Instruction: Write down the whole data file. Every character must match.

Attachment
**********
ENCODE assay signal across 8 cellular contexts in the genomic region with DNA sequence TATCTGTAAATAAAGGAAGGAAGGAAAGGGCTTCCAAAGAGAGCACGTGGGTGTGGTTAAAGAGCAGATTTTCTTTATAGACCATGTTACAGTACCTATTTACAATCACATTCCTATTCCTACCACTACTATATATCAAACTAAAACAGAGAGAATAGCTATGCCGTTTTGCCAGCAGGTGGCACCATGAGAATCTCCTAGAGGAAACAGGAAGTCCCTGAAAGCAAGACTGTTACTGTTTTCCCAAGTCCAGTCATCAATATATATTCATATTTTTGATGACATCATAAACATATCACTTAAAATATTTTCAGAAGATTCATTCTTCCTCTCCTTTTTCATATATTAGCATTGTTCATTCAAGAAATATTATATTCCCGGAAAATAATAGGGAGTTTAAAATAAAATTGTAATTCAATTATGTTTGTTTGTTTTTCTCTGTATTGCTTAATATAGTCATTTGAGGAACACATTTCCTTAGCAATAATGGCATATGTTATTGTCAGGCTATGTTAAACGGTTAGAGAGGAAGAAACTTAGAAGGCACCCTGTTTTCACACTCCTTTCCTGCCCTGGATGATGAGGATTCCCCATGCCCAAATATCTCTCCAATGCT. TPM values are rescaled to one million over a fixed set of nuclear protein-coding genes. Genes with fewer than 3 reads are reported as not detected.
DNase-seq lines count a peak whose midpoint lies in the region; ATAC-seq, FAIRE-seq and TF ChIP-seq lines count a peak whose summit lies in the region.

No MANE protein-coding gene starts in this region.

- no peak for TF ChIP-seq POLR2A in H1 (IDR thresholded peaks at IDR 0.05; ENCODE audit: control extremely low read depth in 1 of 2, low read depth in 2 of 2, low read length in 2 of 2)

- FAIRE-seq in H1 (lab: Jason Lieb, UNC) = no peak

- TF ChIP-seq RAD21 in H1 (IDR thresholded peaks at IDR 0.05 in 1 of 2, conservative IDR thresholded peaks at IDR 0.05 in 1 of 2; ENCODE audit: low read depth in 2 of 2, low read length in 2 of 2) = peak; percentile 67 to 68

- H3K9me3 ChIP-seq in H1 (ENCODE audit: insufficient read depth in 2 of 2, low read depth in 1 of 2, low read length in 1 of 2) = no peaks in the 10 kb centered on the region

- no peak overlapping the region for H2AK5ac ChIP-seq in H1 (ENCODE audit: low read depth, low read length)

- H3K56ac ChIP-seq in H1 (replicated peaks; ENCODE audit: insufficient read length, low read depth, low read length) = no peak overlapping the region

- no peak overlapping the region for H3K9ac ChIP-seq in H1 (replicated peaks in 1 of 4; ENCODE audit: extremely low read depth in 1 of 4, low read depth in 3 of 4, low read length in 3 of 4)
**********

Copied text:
ENCODE assay signal across 8 cellular contexts in the genomic region with DNA sequence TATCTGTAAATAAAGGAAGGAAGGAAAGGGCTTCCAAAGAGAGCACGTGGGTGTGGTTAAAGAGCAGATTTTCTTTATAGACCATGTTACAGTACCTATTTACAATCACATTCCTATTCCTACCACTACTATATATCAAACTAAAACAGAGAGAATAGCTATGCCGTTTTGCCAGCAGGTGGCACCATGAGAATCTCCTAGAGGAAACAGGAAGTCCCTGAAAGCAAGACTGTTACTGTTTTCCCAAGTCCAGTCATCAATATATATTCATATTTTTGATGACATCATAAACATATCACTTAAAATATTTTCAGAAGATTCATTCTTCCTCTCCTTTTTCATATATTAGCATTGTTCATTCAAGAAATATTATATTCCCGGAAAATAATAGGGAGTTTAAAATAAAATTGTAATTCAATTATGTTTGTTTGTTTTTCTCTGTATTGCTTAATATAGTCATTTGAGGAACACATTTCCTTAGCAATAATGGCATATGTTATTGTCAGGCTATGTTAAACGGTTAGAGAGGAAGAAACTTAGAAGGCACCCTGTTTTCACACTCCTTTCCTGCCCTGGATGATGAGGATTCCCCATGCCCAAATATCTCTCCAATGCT. TPM values are rescaled to one million over a fixed set of nuclear protein-coding genes. Genes with fewer than 3 reads are reported as not detected.
DNase-seq lines count a peak whose midpoint lies in the region; ATAC-seq, FAIRE-seq and TF ChIP-seq lines count a peak whose summit lies in the region.

No MANE protein-coding gene starts in this region.

- no peak for TF ChIP-seq POLR2A in H1 (IDR thresholded peaks at IDR 0.05; ENCODE audit: control extremely low read depth in 1 of 2, low read depth in 2 of 2, low read length in 2 of 2)

- FAIRE-seq in H1 (lab: Jason Lieb, UNC) = no peak

- TF ChIP-seq RAD21 in H1 (IDR thresholded peaks at IDR 0.05 in 1 of 2, conservative IDR thresholded peaks at IDR 0.05 in 1 of 2; ENCODE audit: low read depth in 2 of 2, low read length in 2 of 2) = peak; percentile 67 to 68

- H3K9me3 ChIP-seq in H1 (ENCODE audit: insufficient read depth in 2 of 2, low read depth in 1 of 2, low read length in 1 of 2) = no peaks in the 10 kb centered on the region

- no peak overlapping the region for H2AK5ac ChIP-seq in H1 (ENCODE audit: low read depth, low read length)

- H3K56ac ChIP-seq in H1 (replicated peaks; ENCODE audit: insufficient read length, low read depth, low read length) = no peak overlapping the region

- no peak overlapping the region for H3K9ac ChIP-seq in H1 (replicated peaks in 1 of 4; ENCODE audit: extremely low read depth in 1 of 4, low read depth in 3 of 4, low read length in 3 of 4)